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Conversion from oil to coal only solution to power crisis

Unlike other countries that produce electricity through affordable energy sources, Pakistan has been fulfilling its energy needs from expensive oil and gas-based power plants, said sources.

Due to gas shortages, these plants run mostly on diesel, which is more expensive than fuel oil.The country’s current energy fuel mix is not sustainable and it needs to increase its reliance on coal to reduce the overall cost of power generation. Pakistan has untapped resources of almost 175 billion tons of lignite in Thar. According to Competent Persons Report (CPR) by RWE-Germany, Thar coal’s bloc II (slightly over one percent of the total reserves) contains two billion tons of lignite, of which 1.57 billion tons are exploitable and can produce almost 5,000 MW for 50 years.

Globally, almost 41 percent of electricity is produced from coal, while in Pakistan this figure stands at a meagre 0.1 percent. Further, 41 percent of electricity is produced from coal, 21 percent gas, 16 percent hydro, 13 percent nuclear, five percent oil and three percent through renewable sources across the world.

On the contrary, the country produces 36 percent of its electricity through oil (the most expensive source); 29 percent gas and 29 percent hydel. Meanwhile, in India and China almost 68 percent and 79 percent of electricity is produced through coal.

Zahid Khan, energy expert and a former managing director at OGDCL, said that conversion to coal is the only viable option for the country in the current circumstances.

“Many cement companies have already converted their power generation to coal and several textile mills are also opting for coal-based power generation. This is the long term solution against gas and electricity shortages,” he said. “Alternate energy is not feasible for investors and will take time to materialise.”

He added that the supply of coal was not an issue and the government should prioritise its conversion.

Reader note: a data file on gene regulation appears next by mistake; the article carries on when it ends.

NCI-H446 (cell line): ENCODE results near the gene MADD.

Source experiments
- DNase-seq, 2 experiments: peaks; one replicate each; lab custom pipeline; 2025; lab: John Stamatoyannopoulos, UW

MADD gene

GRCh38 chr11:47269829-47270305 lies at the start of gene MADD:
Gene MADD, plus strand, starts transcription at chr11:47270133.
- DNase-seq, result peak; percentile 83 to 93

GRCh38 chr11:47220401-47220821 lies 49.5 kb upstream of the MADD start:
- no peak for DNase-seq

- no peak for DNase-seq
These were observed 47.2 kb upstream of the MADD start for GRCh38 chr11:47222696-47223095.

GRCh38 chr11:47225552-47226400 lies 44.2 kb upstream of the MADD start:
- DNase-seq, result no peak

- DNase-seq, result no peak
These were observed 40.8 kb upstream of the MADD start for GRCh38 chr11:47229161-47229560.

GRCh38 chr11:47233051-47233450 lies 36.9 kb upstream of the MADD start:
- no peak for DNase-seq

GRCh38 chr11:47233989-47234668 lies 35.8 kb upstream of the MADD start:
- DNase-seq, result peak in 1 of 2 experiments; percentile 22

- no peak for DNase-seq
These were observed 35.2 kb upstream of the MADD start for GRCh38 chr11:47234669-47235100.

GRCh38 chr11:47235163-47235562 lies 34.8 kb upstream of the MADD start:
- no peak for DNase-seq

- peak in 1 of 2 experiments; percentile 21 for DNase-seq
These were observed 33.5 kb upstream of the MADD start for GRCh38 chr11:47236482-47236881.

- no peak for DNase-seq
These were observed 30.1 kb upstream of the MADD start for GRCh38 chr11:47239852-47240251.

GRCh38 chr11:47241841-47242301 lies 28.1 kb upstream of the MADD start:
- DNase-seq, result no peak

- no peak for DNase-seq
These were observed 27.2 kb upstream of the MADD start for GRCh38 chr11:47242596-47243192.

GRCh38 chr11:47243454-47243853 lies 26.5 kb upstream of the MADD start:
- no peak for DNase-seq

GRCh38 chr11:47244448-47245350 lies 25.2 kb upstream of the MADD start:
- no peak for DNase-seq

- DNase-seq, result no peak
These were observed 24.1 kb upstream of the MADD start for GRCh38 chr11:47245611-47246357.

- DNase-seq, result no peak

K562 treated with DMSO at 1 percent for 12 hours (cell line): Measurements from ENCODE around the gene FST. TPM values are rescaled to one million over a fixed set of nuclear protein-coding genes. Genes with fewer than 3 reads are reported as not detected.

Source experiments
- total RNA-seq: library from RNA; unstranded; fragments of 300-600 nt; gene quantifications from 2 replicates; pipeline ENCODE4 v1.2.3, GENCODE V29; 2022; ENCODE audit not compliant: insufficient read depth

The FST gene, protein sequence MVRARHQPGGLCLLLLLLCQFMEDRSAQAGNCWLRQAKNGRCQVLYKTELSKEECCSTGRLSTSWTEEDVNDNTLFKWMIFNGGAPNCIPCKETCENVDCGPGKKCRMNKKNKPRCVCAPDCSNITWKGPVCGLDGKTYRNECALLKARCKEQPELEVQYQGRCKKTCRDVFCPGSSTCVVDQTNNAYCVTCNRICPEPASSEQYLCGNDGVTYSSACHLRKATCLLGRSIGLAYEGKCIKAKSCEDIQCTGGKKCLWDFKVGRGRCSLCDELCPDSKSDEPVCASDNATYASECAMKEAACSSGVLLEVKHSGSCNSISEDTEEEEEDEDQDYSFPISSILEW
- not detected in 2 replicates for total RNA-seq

Speaking about the largest coal-based electricity producers, sources said that South Africa tops the list as it produces 93 percent of electricity from coal, Poland 87 percent, China 79 percent, Australia 78 percent, Kazakhstan 75 percent, India 68 percent, Israel 58 percent, the Czech Republic 51 percent, Morocco 51 percent, Greece 54 percent, USA 45 percent and Germany 41 percent.

“Pakistan is currently facing a severe energy crisis of almost 7,000 MW. While the government appears determined to resolve the crisis by paying off the Rs500 billion circular debt, the primary cause of the crisis, which is heavy reliance on expensive furnace oil-based power generation, remains intact,” said an official at IPPs advisory committee.

He added that the country needs to convert its RFO-based power plants to coal for up to 50 percent reduction in the generation cost as well as tariff.

“The recent removal of subsidy on electricity tariff has been criticised by all quarters and stakeholders. However, we don’t have any option but to pass on the real cost of electricity production to the end consumers and try to improve the energy mix to bring down tariff in the longer run.”

He added that China has been producing almost 78 percent of its electricity from coal, which leads to cheap energy generation and low tariff for the general and industrial consumers. “If we want our industries to remain competitive, we must bring down our electricity tariff and provide the much needed support to the industrial sector to ensure jobs,” he said.

Since the start of the 21st century, electricity generation from coal has been witnessing steep growth. It is the second source of primary energy in the world after oil, and the first source of electricity generation.

Coal consumption increased by nearly 60 percent from 4,600 million tons in 2000 to an estimated 7,200 million tons in 2010. The International Energy Agency’s medium-term coal market report 2011 observed that this boost in coal demand corresponds with rising usage, which amounted to almost 720,000 ton every day in 2011. Growth in coal demand varies from country to country, while its consumption has stagnated among the OECD countries since the beginning of this century.

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